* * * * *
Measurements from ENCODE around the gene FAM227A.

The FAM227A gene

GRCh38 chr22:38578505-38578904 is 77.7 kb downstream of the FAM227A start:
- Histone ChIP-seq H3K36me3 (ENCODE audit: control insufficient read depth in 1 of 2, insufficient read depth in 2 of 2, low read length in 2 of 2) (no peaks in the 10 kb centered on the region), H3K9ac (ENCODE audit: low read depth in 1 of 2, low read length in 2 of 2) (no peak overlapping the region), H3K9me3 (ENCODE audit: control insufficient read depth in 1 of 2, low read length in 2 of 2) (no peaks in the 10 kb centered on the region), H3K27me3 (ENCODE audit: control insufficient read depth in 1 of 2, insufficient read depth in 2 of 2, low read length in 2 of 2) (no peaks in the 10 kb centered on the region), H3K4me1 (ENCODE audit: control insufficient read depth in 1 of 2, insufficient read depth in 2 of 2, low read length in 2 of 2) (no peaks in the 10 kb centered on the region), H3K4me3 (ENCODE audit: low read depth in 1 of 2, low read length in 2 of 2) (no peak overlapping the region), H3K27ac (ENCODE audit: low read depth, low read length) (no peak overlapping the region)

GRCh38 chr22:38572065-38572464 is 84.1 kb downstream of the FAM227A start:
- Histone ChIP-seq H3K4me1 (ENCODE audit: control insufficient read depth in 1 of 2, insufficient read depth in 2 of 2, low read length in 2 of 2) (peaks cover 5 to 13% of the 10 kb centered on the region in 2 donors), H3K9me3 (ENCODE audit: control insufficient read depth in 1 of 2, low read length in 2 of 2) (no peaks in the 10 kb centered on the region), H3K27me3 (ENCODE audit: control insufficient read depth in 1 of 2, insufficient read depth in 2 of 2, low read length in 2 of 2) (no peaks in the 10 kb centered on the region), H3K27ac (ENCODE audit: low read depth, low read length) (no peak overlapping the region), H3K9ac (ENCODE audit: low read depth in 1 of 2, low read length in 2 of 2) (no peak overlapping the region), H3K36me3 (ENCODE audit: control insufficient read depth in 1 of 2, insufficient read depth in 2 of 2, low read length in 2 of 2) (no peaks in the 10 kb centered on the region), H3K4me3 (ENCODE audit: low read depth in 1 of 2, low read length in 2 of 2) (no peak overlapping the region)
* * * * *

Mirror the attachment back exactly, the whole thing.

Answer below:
Measurements from ENCODE around the gene FAM227A.

The FAM227A gene

GRCh38 chr22:38578505-38578904 is 77.7 kb downstream of the FAM227A start:
- Histone ChIP-seq H3K36me3 (ENCODE audit: control insufficient read depth in 1 of 2, insufficient read depth in 2 of 2, low read length in 2 of 2) (no peaks in the 10 kb centered on the region), H3K9ac (ENCODE audit: low read depth in 1 of 2, low read length in 2 of 2) (no peak overlapping the region), H3K9me3 (ENCODE audit: control insufficient read depth in 1 of 2, low read length in 2 of 2) (no peaks in the 10 kb centered on the region), H3K27me3 (ENCODE audit: control insufficient read depth in 1 of 2, insufficient read depth in 2 of 2, low read length in 2 of 2) (no peaks in the 10 kb centered on the region), H3K4me1 (ENCODE audit: control insufficient read depth in 1 of 2, insufficient read depth in 2 of 2, low read length in 2 of 2) (no peaks in the 10 kb centered on the region), H3K4me3 (ENCODE audit: low read depth in 1 of 2, low read length in 2 of 2) (no peak overlapping the region), H3K27ac (ENCODE audit: low read depth, low read length) (no peak overlapping the region)

GRCh38 chr22:38572065-38572464 is 84.1 kb downstream of the FAM227A start:
- Histone ChIP-seq H3K4me1 (ENCODE audit: control insufficient read depth in 1 of 2, insufficient read depth in 2 of 2, low read length in 2 of 2) (peaks cover 5 to 13% of the 10 kb centered on the region in 2 donors), H3K9me3 (ENCODE audit: control insufficient read depth in 1 of 2, low read length in 2 of 2) (no peaks in the 10 kb centered on the region), H3K27me3 (ENCODE audit: control insufficient read depth in 1 of 2, insufficient read depth in 2 of 2, low read length in 2 of 2) (no peaks in the 10 kb centered on the region), H3K27ac (ENCODE audit: low read depth, low read length) (no peak overlapping the region), H3K9ac (ENCODE audit: low read depth in 1 of 2, low read length in 2 of 2) (no peak overlapping the region), H3K36me3 (ENCODE audit: control insufficient read depth in 1 of 2, insufficient read depth in 2 of 2, low read length in 2 of 2) (no peaks in the 10 kb centered on the region), H3K4me3 (ENCODE audit: low read depth in 1 of 2, low read length in 2 of 2) (no peak overlapping the region)